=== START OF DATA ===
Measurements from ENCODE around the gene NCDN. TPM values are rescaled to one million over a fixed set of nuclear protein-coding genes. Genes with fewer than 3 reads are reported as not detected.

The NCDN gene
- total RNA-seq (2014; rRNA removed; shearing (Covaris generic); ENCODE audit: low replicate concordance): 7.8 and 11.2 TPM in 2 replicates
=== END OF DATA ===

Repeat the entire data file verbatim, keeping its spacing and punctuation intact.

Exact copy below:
Measurements from ENCODE around the gene NCDN. TPM values are rescaled to one million over a fixed set of nuclear protein-coding genes. Genes with fewer than 3 reads are reported as not detected.

The NCDN gene
- total RNA-seq (2014; rRNA removed; shearing (Covaris generic); ENCODE audit: low replicate concordance): 7.8 and 11.2 TPM in 2 replicates